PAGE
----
Don Barger – Senior Regional Director - Southeast Regional Office
Before joining NPCA, Don worked as a community organizer for Save Our Cumberland Mountains, a highly respected citizens’ organization in the coalfields of Tennessee, and directed the Citizens Mining Project for the Environmental Policy Institute/Friends of the Earth. He also holds a Bachelor of Architecture degree from the University of Tennessee.
Don Barger founded NPCA’s Southeast Regional Office in 1992. His work in the region since that time has resulted in a groundswell of public attention to the issue of air pollution at Great Smoky Mountains National Park. Don shepherded a joint petition by NPCA and the City of Middlesboro, KY that resulted in protection of the Fern Lake watershed adjacent to Cumberland Gap NHP. In another watershed nearby, Don was instrumental in stopping a proposal for a water supply dam upstream of the Obed Wild and Scenic River, forcing local utility districts into regional planning, and creating an ongoing Eastern Steams program that has set important precedents at the Buffalo National River and elsewhere.
Don was recognized by the National Park Service for his role in assuring the renovation of the Martin Luther King, Jr. National Historic Site in Atlanta. In addition, he was commended on the Congressional Record by Senator Max Cleland (D-GA) for his efforts to preserve two-thirds of the remaining private land to the Cumberland Island National Seashore.
Emily Jones, Senior Program Manager
Emily Jones came to NPCA after working for the Friends of Great Smoky Mountains National Park. Emily has a BA from the University of Tennessee and attended graduate school at the University of Hawaii at Manoa in Social Work. Emily's work in non-profit development and education has honed a deep appreciation for diversity in people and cultures. Her background includes promoting and implementing employee directed workplace giving programs, bilingual curriculum development, electronic books, biological inventories, as well as supporting just and sustainable rural community development.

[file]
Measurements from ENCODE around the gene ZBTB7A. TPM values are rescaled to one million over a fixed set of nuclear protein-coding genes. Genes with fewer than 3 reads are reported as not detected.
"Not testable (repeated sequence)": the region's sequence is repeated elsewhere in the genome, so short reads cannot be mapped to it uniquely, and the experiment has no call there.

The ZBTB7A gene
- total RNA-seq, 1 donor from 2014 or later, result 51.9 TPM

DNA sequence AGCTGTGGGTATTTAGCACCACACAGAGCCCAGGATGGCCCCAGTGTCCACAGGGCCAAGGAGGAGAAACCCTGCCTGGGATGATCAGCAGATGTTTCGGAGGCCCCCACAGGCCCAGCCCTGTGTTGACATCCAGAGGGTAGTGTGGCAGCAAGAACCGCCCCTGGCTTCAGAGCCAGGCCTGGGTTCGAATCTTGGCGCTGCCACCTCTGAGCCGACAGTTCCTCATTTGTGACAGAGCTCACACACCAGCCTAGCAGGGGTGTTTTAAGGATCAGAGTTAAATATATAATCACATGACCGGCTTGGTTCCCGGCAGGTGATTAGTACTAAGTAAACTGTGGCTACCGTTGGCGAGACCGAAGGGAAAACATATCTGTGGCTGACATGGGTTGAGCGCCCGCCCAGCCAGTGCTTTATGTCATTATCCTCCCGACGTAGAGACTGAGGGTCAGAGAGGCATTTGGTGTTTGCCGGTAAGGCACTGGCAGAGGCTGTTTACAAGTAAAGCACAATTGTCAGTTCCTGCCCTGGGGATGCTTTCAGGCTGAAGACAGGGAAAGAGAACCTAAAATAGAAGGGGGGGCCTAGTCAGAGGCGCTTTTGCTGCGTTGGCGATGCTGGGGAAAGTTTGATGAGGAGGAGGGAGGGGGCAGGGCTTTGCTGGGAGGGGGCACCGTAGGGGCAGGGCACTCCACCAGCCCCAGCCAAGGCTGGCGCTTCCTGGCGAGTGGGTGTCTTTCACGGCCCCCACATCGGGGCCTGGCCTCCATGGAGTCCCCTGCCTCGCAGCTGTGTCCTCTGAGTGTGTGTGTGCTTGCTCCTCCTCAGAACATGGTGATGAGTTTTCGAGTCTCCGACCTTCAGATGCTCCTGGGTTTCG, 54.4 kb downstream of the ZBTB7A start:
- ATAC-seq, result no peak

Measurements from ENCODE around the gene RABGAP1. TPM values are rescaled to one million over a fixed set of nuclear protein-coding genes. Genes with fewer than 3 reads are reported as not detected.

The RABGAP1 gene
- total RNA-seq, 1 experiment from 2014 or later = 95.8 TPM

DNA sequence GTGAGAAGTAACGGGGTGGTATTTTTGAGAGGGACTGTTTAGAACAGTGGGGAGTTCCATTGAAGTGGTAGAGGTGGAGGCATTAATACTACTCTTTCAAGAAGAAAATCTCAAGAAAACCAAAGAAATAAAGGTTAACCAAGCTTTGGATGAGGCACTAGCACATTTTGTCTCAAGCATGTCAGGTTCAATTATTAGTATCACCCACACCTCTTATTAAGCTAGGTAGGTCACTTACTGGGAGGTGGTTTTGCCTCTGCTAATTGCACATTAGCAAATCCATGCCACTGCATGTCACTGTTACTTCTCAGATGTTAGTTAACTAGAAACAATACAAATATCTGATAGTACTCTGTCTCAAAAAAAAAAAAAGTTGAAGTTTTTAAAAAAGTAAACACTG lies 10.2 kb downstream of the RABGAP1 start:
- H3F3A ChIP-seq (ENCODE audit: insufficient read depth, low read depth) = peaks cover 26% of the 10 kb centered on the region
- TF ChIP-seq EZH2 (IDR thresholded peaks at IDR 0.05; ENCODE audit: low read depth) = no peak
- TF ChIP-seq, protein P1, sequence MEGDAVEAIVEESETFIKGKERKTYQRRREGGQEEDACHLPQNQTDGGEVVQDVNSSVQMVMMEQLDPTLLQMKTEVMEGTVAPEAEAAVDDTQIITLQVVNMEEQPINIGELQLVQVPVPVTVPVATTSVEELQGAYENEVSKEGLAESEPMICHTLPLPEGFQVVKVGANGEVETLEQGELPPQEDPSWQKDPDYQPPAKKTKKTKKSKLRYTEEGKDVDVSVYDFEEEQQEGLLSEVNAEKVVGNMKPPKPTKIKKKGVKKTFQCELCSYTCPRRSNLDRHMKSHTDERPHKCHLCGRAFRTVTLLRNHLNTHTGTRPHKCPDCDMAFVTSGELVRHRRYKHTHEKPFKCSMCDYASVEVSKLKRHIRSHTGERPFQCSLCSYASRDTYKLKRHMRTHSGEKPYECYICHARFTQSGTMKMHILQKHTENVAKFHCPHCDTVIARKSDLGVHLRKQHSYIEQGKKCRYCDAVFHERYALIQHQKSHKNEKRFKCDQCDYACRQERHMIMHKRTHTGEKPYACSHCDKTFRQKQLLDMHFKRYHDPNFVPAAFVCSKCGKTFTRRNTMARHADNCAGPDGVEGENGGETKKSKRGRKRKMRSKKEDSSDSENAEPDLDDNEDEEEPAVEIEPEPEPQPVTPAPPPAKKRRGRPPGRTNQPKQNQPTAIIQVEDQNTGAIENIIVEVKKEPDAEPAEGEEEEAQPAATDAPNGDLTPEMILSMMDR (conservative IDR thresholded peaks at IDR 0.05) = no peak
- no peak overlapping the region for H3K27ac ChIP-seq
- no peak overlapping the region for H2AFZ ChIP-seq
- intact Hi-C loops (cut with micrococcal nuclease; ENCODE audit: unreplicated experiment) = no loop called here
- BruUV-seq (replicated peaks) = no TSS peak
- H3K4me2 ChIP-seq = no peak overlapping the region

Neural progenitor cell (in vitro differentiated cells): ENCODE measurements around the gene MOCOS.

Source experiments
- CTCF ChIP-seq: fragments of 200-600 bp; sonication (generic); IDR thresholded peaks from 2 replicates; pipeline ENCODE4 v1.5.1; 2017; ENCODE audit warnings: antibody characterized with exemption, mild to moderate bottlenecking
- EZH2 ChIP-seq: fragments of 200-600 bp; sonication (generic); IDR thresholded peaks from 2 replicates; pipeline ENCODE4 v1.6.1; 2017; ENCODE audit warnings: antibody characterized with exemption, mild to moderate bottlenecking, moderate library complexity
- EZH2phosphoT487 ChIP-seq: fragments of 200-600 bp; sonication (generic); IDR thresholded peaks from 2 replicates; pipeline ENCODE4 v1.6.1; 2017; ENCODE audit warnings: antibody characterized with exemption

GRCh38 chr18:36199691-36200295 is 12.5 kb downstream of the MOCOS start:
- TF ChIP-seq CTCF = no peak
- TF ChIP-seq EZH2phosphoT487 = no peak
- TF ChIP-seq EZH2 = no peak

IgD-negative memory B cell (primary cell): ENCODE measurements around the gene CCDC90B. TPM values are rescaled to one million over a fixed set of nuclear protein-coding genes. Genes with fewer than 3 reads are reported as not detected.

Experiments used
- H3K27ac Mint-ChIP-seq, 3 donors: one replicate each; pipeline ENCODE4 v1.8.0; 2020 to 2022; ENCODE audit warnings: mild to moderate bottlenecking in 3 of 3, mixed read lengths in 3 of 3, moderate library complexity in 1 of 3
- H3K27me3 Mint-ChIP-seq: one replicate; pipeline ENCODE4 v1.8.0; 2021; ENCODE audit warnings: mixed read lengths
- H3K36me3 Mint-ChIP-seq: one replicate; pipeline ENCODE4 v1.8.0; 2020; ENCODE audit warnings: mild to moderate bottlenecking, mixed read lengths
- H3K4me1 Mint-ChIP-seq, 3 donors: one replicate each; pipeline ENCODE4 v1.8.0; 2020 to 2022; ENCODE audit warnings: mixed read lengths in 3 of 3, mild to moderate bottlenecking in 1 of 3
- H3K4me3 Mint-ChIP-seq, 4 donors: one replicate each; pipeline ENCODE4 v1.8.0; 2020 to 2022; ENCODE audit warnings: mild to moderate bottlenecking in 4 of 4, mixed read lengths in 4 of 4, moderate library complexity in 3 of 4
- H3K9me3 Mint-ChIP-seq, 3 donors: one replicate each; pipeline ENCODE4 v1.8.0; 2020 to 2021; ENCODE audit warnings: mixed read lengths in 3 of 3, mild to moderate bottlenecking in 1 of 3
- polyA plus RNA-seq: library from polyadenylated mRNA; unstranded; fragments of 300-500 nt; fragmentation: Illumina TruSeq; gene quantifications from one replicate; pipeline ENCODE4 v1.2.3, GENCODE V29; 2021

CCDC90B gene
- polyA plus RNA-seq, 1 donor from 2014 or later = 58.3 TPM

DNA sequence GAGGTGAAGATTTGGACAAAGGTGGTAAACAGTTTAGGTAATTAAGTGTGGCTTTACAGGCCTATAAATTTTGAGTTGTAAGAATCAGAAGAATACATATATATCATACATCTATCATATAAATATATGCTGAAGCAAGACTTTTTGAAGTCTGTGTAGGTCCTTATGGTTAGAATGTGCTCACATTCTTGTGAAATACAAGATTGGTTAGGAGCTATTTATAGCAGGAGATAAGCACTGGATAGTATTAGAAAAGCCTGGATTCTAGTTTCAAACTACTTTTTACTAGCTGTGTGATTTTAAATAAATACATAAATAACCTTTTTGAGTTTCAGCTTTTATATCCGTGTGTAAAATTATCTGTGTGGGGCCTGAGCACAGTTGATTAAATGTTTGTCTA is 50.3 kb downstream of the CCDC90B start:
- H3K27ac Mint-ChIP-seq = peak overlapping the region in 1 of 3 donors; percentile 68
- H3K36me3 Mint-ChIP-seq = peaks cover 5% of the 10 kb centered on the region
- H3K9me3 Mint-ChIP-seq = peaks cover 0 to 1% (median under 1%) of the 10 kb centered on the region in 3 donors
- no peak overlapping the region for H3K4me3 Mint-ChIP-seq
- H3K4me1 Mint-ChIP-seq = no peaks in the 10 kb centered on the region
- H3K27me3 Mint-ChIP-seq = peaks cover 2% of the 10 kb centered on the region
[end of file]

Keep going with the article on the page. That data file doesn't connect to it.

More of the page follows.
Emily’s work at NPCA focuses on building momentum within local communities in conjunction with garnering congressional support in the southeast to ensure our National Parks become a national priority as we move toward celebrating the Centennial of America's National Parks in 2016.
Tracy Kramer, Program Coordinator
Tracy Kramer joined NPCA with a wealth of experience gained during a dozen years of marketing and development work for several area nonprofits. Over the last four years, Tracy has been working as an artisan jeweler selling her work to regional galleries and jewelry stores.
Her passion for preserving history and the environment stems from her journey growing up in an Air Force family and experiencing natural beauty and cultural heritage across the United States and Panama. “I remember visiting the U.S.S. Arizona monument as a third-grader on a field trip and decades later the significance of that watery grave continues to grow,” she says. “Leaving our national treasures unimpaired for future generations is important work and I’m excited to be a part of it.”
She studied biology at the University of North Carolina at Chapel Hill and the University of Tennessee in Knoxville. While at UT she studied genetics, and then earned a B.S. degree in Marketing. She now lives in North Knoxville with her two cats Ohtoo and Ilikai spending her free time camping, relaxing at the lake, or visiting local music and art galleries.
Chris Watson, Program Manager
Chris Watson joined NPCA’s staff in February of 2010. Chris was born and raised in north-central Ohio where he grew up camping with his family in and around the Mohican state forest. Chris received his bachelor’s degree in anthropology from Ohio State University, followed by a move to Georgia where he pursued a master’s degree in ecological anthropology and an eventual doctorate in geography at the University of Georgia (UGA). Prior to joining NPCA, Chris spent several years on the staff of the UGA Honors Interdisciplinary Field Program, leading undergraduate students on an exploration of the anthropology, ecology, and geology of the western National Parks. Afterwards, he worked as a research geographer at UGA’s Center for Remote Sensing and Mapping Science on a number of projects mapping the plant communities of the National Parks of the southeast. Chris lives with his wife, son, daughter, dog, and cat in Knoxville. He enjoys camping, hiking, and canoeing with his family.